The Ever’Deli has options available for those who the dairy fairy just doesn’t like back. Their Orange Julio Soy Shake tastes remarkably like an Orange Julius (orange juice, soy milk, banana and vanilla protein). Creative types can build their own with any base (apple juice, pineapple juice, coconut milk) and two fruits (like blueberries, mango, peach, raspberries or strawberries).

While nothing breaks the heat of summer better than ice cream, it’s true nothing refreshes quite like sorbet. After all, sorbet was made for fresh fruit season and it would be shame to let the summer go by without trying some of the delicious results. Try Dolce’s Watermelon Basil or Pink Grapefruit sorbet and enjoy them with a glass of white wine on their lovely porch.

Make: Homemade Fro-Yo

You know that ice cream maker your aunt gave you that’s been sitting in the garage forgotten about for almost two years now—well today’s the day it has a purpose! Stick the ice cream maker base in the freezer before you go to bed tonight and tomorrow go shopping for two things: Plain nonfat yogurt and sugar.

32 ounces of plain nonfat yogurt
5/6 cups of sugar (if your mind just exploded like mine did the first time converting that, it’s 1/2 cup + 1/3 cup)

Whisk together yogurt and sugar until the sugar dissolves. Pour into ice cream maker after the base has been in the freezer overnight. If the base isn’t cold enough, your yogurt will be less thick and icier. Churn for 30 minutes. Keep in freezer in airtight container.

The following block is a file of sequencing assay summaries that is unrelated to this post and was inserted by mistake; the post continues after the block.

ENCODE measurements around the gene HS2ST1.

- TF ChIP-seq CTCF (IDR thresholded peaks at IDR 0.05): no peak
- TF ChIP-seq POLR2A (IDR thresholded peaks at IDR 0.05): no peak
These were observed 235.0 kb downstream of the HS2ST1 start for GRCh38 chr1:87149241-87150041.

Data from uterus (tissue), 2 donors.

Taking your inspiration from nights spent wandering into Canal Street’s Pink Berry, use this standard recipe as a base for whatever your dessert spirit guide inspires you to add: mochi, granola, honey, fresh berries and pretzels being my favorite.

Make: Coconut Avocado Ice Cream
Sounds strange I know, but when you think about it, avocado’s texture inherently lends itself to a creamy dessert. Rich in good fats, it creates a sublimely smooth, decadent ice cream. Serve it at your next grill party as an unexpected, yet fitting dessert.

3 cups milk
2 cups unsweetened coconut milk
1 1/2 cups sugar
1 pound avocado pulp (about two Hass avocados)
1 1/2 tablespoons lime juice

Freeze the base of your ice cream maker overnight. Blend all ingredients in a blender. Add more lime juice or sugar, if needed. Refrigerate until mixture is cold. Pour in ice cream maker and churn—about 40 minutes—or according to manufacturer’s directions.



Become a Foodie
For those wanting to broaden their culinary horizons, adding a few of these to your summer book rotation couldn’t hurt. If you need a bit of instant inspiration, be sure to check out a few of my favorite food blogs.

“Molly Moon’s Homemade Ice Cream.” From $13.22 on Amazon. Co-Written by the owner and Chef of this popular ice cream parlor chain in Seattle, the ice cream recipes contained in this book will keep you busy all summer. Childhood favorites like Neapolitan are in here, but it’s the unorthodox flavors that have garnered a zealous fan base: Cucumber Mint Sorbet, Blackberry Sage and Pumpkin Clove are some of the highlights. They even recommend putting a scoop of their Maple Bacon ice cream atop warm oatmeal for a winter treat—that is the moment I was sold. Booking my ticket for Seattle now.